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God has a human face

By Peter Sellick - posted Monday, 21 December 2015

At Christmas the Church proclaims that God has a human face. Mind you, it was a close thing.

The councils of the Church in the fourth century deliberated over the divinity and the humanity of Christ. Was he an exemplary man who deserved the honorific title "Son of God" or was he the eternal Word that was at the beginning of creation made flesh in the form of Jesus of Nazareth? Was he wholly God who only appeared as a man and only appeared to suffer and die as a man? Was he a divine emissary from God who did not share the same substance of God but whose mission was to preach repentance or to reveal sacred knowledge?

The Church came to the decision that Christ was of one substance with the Father. They decided that Jesus was both fully God and fully man. From how the New Testament narratives ran they derived the doctrine of the Trinity in which the Father is God, the Son is God and the Spirit is God. By deciding thus the Church produced a scandal among the religions of the world that exists to this day.


For Judaism, Jesus was the unacceptable Messiah and saying that He was God flew in the face of the utter transcendence of God. Later, for Islam, the idea of the Trinity looked very much like Tritheism and hence was in contradiction to the belief in the one God, Allah. For Islam Jesus could be a prophet but certainly not God.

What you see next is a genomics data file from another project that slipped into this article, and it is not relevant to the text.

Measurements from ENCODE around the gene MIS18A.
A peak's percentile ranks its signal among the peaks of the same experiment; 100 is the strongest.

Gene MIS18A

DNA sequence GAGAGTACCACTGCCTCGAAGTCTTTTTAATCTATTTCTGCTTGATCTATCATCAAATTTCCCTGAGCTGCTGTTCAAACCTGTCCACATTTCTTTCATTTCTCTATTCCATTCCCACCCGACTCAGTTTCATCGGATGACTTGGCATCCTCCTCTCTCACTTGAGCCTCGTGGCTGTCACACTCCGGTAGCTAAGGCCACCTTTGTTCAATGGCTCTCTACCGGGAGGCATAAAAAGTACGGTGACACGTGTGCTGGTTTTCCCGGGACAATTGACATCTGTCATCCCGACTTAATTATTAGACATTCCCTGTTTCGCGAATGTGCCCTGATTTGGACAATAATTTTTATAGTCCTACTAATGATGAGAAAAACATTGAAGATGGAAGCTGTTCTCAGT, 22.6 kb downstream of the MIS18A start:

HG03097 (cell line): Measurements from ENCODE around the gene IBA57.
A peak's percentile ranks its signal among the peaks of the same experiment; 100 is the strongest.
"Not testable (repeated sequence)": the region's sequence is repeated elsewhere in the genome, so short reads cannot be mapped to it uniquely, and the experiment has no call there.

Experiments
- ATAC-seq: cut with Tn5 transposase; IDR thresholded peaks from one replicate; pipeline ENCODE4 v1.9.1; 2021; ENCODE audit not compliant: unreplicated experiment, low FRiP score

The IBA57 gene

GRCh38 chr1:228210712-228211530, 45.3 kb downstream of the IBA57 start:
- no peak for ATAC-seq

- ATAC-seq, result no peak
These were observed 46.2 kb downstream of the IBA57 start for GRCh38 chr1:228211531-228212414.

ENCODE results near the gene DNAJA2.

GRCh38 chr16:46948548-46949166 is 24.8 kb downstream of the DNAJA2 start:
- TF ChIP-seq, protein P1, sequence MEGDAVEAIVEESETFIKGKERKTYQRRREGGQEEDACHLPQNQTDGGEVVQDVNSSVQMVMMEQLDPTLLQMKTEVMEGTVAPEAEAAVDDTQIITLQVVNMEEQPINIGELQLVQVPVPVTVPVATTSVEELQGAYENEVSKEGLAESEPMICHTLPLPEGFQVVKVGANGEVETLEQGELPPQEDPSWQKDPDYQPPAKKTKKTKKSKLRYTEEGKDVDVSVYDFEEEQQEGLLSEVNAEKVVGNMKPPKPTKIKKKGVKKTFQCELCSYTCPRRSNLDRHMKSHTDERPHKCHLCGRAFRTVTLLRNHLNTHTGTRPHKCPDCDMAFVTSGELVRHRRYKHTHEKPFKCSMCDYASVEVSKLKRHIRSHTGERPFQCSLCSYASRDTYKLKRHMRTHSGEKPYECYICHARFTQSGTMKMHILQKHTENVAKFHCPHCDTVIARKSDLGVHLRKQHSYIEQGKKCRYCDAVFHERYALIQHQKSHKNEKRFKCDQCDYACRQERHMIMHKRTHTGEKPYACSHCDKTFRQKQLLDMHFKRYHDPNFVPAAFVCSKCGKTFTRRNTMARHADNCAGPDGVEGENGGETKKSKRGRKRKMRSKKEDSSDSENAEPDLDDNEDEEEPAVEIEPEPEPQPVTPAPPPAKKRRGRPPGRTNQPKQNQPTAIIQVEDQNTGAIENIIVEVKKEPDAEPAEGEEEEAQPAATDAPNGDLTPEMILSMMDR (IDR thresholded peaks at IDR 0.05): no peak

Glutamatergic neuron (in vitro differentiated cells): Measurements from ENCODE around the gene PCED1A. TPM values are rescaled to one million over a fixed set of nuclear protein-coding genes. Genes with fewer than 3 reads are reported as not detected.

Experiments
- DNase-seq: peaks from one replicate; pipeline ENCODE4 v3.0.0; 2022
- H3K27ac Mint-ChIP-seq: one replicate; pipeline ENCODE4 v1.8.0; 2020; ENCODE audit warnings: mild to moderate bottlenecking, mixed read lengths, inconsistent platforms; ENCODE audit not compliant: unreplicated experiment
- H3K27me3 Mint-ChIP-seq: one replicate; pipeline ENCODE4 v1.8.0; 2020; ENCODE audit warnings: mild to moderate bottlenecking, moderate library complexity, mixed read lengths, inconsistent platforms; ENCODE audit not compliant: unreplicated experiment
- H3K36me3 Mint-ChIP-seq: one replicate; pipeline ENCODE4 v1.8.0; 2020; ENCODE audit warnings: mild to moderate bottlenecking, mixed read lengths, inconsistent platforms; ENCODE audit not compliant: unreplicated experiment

While it is popular to say, in an intended peace-making turn, that Christianity, and Islam believe in the one God, it is apparent from close inspection that this is not true. When Christians talk about God they talk about the triune identity. This is non-negotiable.

There is, however, more of a point to saying that Jews and Christians believe in the one God. We can say that they both believe in the God of Abraham, Isaac and Jacob but Jews parted ways with Christianity when it pronounced Jesus as divine.

It may seem that the rather complex and subtle Christological controversies of the fourth century are too obscure, too metaphysical and too long ago to be interesting or important. However, if the Church had not came down on the side of Christ being both truly human and truly divine, of one substance with the Father, coequal with the Father and the Spirit, our civilization would now be unrecognisable.

If the Church had been persuaded that Jesus was subordinate to the Father, a divine emissary giving moral guidance and the path to heaven, the whole work of salvation would have been forfeit and Christianity would have been reduced to morality.

Let me explain.


The Church believes that the events of Jesus' life, death and resurrection were actually events in the Being of God that has eternal consequences for the lives of men and women.

In His teaching Jesus ate with sinners and tax collectors and thumbed his nose at holiness laws. He confronted the religious authorities with their lack of faith. In response the "church" of the time organised his murder via the civil authorities. Everyone thought that was the end of the story: a troublemaker was eliminated.

However, death could not hold the eternal Word who was with God at the beginning and was God. Now you must think theologically and not concretely. God raised Jesus from the dead to sit at his right hand in glory. This was not a nature miracle: the biochemistry of death was not reversed. The resurrection is rather an event in God in which Jesus was vindicated and his persecutors judged. The position of victims and perpetrators was reversed. This subverted all of the power structures of the world and inaugurated an age open to a new possibility of peace.

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About the Author

Peter Sellick an Anglican deacon working in Perth with a background in the biological sciences.

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